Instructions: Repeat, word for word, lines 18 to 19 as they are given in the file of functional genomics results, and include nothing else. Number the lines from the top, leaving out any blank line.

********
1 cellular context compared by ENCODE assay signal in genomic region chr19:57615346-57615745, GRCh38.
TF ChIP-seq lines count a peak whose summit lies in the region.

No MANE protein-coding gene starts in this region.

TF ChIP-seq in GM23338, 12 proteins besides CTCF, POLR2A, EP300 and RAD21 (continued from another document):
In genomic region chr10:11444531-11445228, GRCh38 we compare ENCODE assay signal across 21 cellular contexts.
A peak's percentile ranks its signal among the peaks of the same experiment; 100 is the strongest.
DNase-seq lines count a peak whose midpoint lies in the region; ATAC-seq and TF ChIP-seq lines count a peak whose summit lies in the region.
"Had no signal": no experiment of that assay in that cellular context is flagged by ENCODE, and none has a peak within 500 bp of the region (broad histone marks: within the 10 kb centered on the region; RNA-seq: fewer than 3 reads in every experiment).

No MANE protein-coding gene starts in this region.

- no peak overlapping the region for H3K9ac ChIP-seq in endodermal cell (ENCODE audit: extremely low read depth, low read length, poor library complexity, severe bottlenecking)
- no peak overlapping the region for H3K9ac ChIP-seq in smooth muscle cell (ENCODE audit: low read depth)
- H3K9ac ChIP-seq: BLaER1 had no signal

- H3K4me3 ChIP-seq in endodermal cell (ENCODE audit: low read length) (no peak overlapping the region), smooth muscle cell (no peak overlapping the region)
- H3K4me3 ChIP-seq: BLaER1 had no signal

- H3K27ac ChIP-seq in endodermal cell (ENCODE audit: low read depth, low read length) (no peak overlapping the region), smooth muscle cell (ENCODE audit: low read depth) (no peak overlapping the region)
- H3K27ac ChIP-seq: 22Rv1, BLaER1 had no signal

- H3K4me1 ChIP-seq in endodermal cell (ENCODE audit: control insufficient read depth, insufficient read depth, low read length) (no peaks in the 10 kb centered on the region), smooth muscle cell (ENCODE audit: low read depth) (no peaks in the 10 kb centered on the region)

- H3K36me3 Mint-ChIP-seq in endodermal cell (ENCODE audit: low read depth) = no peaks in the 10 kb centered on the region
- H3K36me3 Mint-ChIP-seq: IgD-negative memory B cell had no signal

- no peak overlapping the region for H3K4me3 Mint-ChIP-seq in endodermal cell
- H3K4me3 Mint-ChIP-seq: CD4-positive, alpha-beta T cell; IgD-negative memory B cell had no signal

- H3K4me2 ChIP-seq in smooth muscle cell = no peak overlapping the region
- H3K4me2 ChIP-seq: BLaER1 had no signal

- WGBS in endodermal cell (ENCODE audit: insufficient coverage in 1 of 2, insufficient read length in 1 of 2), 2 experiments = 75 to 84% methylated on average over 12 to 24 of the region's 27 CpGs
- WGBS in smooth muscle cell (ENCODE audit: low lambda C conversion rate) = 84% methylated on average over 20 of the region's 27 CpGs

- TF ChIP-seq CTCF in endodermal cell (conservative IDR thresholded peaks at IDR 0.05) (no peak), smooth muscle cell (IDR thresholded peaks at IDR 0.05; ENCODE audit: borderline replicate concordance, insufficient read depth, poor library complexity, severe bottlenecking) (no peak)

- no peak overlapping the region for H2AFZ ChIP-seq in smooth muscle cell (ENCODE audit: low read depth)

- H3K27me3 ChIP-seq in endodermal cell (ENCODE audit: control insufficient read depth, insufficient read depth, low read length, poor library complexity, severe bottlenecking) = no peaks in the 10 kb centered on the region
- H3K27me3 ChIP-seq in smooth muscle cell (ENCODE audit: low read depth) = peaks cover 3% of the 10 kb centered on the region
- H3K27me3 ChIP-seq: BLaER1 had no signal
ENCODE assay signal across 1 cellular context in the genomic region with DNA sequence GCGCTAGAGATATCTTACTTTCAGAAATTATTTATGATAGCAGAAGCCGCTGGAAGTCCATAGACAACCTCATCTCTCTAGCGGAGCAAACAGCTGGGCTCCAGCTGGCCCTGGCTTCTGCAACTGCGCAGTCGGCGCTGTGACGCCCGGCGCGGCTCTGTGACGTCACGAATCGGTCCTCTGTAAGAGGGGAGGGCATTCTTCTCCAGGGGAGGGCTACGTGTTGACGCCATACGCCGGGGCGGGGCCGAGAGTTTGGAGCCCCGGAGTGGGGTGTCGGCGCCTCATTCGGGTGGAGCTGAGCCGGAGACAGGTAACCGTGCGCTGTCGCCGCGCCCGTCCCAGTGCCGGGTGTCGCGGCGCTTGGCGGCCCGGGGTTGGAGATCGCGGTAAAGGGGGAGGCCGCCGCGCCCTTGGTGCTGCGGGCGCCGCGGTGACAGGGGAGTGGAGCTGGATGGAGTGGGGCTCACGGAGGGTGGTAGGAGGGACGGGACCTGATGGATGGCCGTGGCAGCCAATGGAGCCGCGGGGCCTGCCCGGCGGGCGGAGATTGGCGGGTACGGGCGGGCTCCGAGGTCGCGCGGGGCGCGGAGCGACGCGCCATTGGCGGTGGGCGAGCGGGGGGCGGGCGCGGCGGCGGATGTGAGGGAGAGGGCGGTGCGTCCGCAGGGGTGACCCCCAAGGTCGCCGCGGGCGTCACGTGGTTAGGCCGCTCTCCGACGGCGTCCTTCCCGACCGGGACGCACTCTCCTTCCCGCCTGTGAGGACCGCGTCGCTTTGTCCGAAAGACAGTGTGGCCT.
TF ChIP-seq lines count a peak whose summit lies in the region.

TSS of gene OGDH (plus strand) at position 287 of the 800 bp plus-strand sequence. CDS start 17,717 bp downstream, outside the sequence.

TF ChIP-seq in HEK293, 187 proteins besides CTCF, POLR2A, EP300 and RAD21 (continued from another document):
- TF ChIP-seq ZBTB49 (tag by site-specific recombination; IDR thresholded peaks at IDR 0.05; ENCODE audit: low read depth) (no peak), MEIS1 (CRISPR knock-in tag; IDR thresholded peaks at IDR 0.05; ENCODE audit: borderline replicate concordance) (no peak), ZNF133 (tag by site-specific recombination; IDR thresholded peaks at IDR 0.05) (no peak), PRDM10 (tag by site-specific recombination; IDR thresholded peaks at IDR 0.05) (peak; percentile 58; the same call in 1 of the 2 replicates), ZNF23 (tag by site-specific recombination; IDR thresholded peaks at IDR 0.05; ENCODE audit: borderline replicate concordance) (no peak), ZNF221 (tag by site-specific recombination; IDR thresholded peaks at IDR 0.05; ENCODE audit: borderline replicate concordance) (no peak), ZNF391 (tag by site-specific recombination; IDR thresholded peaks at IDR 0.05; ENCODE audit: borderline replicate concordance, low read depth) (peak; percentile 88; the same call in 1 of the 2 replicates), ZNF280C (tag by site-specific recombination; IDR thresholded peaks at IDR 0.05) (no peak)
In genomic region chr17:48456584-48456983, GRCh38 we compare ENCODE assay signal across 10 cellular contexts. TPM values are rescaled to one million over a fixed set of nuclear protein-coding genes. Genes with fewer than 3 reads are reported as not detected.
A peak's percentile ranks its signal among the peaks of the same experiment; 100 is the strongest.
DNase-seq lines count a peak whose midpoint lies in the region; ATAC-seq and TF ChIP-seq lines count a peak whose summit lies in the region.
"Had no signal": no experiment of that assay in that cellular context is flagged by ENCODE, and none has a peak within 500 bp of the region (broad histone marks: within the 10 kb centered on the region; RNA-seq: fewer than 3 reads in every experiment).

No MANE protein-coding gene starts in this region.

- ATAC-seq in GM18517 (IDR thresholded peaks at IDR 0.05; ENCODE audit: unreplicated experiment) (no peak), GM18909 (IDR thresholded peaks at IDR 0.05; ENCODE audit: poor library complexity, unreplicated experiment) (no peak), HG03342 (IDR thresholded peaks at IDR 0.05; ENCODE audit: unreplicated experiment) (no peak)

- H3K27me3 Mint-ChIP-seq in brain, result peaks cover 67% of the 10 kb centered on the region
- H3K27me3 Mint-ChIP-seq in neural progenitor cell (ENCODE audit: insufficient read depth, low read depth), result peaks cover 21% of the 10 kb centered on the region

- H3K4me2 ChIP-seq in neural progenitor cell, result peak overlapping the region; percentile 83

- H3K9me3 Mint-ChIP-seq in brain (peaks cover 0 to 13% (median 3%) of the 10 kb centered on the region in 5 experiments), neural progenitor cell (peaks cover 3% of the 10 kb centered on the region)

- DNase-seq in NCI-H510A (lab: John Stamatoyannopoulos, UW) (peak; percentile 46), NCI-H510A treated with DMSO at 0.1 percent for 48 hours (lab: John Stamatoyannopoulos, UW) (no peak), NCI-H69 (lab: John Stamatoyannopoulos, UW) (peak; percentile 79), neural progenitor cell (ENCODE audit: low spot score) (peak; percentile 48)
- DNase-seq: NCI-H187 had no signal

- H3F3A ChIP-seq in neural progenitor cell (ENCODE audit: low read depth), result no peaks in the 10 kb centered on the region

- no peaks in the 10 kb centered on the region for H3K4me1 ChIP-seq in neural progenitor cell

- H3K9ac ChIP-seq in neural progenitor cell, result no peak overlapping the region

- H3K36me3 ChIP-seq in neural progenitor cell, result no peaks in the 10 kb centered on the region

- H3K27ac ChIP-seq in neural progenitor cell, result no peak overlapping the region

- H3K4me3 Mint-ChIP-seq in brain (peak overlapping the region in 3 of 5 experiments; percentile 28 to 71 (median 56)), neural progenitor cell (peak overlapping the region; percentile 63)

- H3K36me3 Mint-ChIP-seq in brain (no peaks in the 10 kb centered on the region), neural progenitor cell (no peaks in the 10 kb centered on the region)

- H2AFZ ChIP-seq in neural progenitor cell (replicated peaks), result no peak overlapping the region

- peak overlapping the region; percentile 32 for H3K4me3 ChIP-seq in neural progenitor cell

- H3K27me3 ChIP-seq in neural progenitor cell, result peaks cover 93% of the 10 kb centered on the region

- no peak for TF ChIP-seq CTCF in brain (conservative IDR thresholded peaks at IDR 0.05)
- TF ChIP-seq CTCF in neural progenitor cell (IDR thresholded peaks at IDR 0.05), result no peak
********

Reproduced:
- H3K36me3 Mint-ChIP-seq in endodermal cell (ENCODE audit: low read depth) = no peaks in the 10 kb centered on the region
- H3K36me3 Mint-ChIP-seq: IgD-negative memory B cell had no signal